Valentine's Day is synonymous with love, romance and healthy relationships -- a day of roses, chocolates, nice dinners and embraces.
However, it's important to remember that many women, men and children in our country will experience a vastly different Valentine’s Day, as victims of domestic violence.
Domestic violence is a serious and pervasive social, health and economic problem in the United States. According to the Centers for Disease Control, one in four women and one in seven men in the U.S. have experienced severe physical violence by an intimate partner in his or her lifetime. The impact of domestic violence extends to millions of children who witness and/or experience abuse in their homes.
In addition to its immediate and devastating trauma, domestic violence contributes to long-term, physical and mental health problems, including chronic pain, migraines, ulcers and depression. Domestic violence also limits victims’ ability to manage other chronic illnesses like diabetes and hypertension.
Next Thursday, Feb. 21, hundreds of domestic violence prevention advocates -- survivors, celebrities, volunteers and leaders from organizations and communities across the country -- will gather for a Day to Connect, Inspire and Heal. This summit, hosted by Verizon in partnership with Break the Cycle, Casa de Esperanza, Men Can Stop Rape, the National Domestic Violence Hotline and the National Network to End Domestic Violence, hopes to spur a national conversation about domestic violence and uncover new solutions to this critical issue.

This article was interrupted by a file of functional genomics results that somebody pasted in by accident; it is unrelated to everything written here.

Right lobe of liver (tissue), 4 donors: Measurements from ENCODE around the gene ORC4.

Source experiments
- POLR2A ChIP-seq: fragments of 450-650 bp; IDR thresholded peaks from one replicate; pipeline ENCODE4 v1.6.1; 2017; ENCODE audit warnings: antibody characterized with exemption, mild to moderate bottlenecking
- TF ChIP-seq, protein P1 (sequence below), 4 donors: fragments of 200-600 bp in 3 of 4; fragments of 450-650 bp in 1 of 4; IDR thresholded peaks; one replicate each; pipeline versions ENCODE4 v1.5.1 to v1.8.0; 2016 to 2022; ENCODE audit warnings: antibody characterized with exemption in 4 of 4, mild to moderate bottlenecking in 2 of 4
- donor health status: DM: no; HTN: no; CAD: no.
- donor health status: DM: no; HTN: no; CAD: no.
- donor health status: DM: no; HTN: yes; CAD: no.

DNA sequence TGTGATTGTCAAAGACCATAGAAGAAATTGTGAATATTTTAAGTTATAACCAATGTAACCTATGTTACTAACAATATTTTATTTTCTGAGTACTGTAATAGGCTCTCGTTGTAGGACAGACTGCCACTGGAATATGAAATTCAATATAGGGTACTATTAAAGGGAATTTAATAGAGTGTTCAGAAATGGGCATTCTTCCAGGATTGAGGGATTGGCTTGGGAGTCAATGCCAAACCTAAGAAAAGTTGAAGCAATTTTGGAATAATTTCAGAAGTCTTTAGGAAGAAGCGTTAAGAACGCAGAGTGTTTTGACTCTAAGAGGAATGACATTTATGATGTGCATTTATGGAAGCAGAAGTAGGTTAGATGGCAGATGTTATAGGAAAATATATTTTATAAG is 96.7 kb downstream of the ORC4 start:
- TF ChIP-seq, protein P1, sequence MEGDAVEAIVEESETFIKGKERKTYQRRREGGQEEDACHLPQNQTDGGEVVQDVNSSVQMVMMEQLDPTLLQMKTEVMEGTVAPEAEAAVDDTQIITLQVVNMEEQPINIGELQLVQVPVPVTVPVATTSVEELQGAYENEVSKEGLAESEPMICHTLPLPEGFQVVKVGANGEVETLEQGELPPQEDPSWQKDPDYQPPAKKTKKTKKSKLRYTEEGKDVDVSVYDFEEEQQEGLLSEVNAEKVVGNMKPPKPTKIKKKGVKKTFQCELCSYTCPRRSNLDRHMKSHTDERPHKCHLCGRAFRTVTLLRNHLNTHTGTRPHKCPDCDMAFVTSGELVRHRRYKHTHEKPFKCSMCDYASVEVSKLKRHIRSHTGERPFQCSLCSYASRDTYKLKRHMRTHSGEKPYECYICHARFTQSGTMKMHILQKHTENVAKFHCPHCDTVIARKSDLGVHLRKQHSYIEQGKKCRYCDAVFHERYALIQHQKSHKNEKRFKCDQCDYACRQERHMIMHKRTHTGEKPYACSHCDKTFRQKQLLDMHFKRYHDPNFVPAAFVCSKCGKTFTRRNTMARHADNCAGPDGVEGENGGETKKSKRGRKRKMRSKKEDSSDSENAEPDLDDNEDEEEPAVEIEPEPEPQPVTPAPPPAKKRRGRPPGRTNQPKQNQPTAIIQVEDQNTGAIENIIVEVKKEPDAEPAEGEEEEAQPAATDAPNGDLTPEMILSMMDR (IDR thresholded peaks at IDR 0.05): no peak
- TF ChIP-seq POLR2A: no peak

Summit topics will include:
- Connecting with the health care community
- Exploring the role of Post-Traumatic Stress Disorder
- Engaging men and boys as part of the solution
- Discussing ways teens can prevent dating violence
- Using social media and mobile technologies to educate the public and help those in need
The summit will be streamed live from 8 a.m.-5 p.m. EST. Viewers can participate by submitting questions to expert panelists and moderators, including Dr. Richard Besser, chief health and medical examiner of ABC News; CBS sportscaster James Brown; and CNN anchor Christi Paul.
This Valentine’s Day -- and every day -- show that you care and have not forgotten the victims all around us who are suffering in silence from this hidden epidemic. You can help by donating old wireless phones and accessories at any Verizon Wireless store to support HopeLine from Verizon, a program that connects victims and survivors to vital resources and funds. And learn how to start a conversation with someone in your life about domestic violence with our Your Voice Counts Action Guide.
All of us, both men and women, can make a difference by speaking up.